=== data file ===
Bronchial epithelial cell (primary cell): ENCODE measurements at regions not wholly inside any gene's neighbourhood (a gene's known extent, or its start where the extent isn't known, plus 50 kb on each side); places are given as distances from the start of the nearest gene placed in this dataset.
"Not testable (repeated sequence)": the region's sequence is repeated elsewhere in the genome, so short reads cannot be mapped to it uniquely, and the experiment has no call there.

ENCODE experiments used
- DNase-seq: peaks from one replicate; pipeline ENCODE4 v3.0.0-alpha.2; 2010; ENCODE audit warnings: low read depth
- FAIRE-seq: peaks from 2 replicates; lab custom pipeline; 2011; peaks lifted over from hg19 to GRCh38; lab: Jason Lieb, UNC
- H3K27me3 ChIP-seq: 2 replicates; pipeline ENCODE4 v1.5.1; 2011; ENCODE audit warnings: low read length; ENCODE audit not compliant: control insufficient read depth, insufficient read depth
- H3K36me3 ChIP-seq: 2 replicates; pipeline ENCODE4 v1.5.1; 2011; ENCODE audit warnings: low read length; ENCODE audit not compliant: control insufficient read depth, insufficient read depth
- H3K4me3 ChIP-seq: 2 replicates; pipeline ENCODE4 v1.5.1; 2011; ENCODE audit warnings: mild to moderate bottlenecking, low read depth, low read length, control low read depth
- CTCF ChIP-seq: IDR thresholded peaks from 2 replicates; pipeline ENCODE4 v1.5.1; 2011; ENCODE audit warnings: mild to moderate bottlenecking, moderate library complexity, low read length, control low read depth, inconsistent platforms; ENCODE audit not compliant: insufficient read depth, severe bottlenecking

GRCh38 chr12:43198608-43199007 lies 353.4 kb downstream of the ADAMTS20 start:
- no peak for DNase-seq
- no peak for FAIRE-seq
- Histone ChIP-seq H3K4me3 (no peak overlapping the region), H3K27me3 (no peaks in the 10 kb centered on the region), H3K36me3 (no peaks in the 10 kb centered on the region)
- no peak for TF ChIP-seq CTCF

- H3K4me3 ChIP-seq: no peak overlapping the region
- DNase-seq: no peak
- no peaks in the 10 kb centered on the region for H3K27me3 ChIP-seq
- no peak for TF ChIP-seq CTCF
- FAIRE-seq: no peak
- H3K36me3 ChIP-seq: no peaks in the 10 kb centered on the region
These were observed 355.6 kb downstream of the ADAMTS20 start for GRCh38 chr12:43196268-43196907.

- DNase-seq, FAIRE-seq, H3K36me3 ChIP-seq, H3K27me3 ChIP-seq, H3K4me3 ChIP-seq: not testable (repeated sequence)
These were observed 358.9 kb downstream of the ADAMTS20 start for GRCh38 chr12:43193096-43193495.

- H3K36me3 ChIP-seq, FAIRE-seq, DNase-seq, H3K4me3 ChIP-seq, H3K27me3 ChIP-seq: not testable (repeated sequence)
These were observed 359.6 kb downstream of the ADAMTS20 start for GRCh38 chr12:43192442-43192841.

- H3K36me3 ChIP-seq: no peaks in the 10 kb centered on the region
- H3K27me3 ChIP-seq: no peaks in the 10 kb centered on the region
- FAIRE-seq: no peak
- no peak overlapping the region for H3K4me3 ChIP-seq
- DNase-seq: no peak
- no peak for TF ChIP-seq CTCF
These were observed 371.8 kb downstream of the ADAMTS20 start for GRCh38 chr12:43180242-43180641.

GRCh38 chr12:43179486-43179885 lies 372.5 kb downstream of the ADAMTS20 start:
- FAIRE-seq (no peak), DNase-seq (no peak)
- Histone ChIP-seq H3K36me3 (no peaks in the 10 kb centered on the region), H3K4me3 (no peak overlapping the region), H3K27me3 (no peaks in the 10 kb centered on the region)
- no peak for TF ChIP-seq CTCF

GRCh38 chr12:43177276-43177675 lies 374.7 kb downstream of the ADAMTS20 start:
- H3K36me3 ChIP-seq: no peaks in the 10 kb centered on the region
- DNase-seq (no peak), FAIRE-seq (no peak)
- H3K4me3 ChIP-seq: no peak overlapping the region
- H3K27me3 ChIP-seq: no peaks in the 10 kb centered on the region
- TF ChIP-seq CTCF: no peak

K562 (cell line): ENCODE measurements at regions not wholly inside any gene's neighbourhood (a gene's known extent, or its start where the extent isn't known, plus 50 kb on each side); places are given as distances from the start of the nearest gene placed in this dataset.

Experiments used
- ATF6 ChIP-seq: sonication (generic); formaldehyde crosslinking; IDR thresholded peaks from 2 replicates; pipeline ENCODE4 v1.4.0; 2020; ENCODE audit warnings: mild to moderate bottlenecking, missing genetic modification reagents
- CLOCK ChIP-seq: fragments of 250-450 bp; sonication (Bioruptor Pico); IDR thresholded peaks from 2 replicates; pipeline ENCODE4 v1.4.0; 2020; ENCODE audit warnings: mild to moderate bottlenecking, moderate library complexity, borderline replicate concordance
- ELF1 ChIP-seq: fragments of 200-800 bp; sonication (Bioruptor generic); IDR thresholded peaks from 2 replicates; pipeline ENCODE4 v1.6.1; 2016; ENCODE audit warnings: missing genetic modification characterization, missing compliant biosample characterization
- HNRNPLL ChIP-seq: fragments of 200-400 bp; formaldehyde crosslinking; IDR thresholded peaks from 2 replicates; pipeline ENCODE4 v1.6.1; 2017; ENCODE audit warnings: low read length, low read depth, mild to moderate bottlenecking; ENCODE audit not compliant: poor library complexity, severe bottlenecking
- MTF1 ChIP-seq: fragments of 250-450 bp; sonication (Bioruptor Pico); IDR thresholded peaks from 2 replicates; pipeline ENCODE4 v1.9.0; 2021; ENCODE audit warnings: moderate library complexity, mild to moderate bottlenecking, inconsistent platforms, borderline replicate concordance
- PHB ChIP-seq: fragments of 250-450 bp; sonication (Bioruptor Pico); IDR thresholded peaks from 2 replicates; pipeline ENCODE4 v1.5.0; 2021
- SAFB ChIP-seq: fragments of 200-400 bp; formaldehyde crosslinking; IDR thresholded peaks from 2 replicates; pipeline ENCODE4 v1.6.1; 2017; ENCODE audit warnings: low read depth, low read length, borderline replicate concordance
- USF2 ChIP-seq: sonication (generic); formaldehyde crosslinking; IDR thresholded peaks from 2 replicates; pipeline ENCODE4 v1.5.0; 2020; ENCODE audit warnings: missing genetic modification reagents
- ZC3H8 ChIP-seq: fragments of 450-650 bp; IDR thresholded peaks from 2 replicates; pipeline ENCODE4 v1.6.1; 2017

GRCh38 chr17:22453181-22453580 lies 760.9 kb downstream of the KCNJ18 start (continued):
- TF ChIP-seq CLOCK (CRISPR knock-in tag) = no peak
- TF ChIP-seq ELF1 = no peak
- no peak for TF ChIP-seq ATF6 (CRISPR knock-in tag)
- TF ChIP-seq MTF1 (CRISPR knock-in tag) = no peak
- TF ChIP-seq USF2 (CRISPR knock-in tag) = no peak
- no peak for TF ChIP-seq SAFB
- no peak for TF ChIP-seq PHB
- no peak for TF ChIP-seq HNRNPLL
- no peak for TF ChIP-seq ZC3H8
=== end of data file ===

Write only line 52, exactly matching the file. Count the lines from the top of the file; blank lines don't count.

- USF2 ChIP-seq: sonication (generic); formaldehyde crosslinking; IDR thresholded peaks from 2 replicates; pipeline ENCODE4 v1.5.0; 2020; ENCODE audit warnings: missing genetic modification reagents